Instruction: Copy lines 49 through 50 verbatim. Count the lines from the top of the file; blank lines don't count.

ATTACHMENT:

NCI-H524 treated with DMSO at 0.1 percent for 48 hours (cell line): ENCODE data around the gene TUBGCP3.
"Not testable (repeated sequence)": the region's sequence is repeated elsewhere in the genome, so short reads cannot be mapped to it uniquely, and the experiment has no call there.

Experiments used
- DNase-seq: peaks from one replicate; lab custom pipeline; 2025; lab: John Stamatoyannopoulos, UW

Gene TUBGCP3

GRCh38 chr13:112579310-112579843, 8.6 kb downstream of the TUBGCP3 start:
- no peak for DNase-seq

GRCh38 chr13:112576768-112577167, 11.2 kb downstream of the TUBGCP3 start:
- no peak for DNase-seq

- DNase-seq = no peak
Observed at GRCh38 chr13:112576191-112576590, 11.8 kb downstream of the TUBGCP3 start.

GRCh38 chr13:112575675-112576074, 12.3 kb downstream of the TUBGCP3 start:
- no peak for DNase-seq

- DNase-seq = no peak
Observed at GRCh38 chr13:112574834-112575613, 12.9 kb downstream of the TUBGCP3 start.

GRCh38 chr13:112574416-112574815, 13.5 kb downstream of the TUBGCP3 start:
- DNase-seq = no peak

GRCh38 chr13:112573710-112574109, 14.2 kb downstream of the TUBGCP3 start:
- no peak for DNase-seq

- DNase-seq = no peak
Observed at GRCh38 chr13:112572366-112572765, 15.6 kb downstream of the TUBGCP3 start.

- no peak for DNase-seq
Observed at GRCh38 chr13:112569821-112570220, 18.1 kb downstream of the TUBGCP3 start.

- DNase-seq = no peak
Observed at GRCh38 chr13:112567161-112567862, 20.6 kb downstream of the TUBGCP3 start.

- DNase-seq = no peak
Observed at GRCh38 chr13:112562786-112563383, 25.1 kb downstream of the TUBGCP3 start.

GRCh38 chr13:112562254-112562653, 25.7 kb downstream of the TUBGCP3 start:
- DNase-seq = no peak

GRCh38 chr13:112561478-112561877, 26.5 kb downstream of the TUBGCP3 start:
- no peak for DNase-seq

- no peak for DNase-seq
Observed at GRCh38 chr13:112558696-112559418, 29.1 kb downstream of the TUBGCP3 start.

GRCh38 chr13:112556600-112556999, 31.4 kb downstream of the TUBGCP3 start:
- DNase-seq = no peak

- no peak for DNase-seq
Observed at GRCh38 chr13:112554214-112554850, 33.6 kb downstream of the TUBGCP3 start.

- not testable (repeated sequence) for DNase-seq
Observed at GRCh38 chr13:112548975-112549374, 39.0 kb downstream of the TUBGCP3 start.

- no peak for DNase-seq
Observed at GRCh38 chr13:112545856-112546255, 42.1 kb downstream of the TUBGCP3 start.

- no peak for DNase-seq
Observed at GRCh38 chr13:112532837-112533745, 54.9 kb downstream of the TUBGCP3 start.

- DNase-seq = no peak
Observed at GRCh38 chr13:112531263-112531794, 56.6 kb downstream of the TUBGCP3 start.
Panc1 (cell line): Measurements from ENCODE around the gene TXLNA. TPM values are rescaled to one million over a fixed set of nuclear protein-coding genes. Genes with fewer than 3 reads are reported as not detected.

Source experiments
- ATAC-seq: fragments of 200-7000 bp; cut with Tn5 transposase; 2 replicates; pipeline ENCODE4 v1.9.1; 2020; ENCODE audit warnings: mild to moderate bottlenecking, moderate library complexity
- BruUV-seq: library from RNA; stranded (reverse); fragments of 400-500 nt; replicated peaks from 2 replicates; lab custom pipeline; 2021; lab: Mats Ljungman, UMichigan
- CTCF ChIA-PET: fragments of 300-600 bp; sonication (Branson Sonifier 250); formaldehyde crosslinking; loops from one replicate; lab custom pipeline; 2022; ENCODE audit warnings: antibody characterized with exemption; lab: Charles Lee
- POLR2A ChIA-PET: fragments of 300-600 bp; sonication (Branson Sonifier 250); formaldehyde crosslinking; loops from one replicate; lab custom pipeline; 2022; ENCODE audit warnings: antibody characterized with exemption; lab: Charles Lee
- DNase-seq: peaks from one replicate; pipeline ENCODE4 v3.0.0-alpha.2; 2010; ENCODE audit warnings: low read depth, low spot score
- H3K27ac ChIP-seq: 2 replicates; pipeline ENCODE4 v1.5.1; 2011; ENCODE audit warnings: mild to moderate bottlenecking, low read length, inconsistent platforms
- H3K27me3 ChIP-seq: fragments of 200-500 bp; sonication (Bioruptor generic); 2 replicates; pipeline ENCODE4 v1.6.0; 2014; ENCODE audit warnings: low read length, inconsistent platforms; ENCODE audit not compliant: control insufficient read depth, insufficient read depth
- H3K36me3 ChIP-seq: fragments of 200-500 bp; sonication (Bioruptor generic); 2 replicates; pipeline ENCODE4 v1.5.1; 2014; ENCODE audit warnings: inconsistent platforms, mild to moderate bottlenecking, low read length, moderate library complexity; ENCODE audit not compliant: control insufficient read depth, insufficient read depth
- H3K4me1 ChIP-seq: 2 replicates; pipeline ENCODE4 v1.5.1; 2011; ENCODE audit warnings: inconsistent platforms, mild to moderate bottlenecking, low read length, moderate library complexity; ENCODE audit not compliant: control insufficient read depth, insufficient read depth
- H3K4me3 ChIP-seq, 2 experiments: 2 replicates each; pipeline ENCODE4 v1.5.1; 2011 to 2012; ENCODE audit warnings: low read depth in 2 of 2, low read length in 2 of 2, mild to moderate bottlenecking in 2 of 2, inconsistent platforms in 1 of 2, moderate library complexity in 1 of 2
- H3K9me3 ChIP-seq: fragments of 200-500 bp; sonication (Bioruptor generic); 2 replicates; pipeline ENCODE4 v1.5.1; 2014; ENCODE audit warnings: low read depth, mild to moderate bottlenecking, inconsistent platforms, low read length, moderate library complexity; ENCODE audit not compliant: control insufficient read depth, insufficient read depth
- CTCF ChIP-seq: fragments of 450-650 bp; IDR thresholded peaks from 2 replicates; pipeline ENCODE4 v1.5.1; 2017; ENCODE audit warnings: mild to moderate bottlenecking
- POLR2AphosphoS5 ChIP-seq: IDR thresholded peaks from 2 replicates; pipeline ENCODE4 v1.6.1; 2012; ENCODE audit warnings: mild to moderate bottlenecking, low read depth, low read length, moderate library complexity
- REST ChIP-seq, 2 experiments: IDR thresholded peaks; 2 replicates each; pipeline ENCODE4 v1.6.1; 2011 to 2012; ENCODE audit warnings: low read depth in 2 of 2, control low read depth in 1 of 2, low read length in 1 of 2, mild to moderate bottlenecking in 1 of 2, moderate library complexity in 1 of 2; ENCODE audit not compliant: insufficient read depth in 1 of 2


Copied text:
- BruUV-seq: library from RNA; stranded (reverse); fragments of 400-500 nt; replicated peaks from 2 replicates; lab custom pipeline; 2021; lab: Mats Ljungman, UMichigan
- CTCF ChIA-PET: fragments of 300-600 bp; sonication (Branson Sonifier 250); formaldehyde crosslinking; loops from one replicate; lab custom pipeline; 2022; ENCODE audit warnings: antibody characterized with exemption; lab: Charles Lee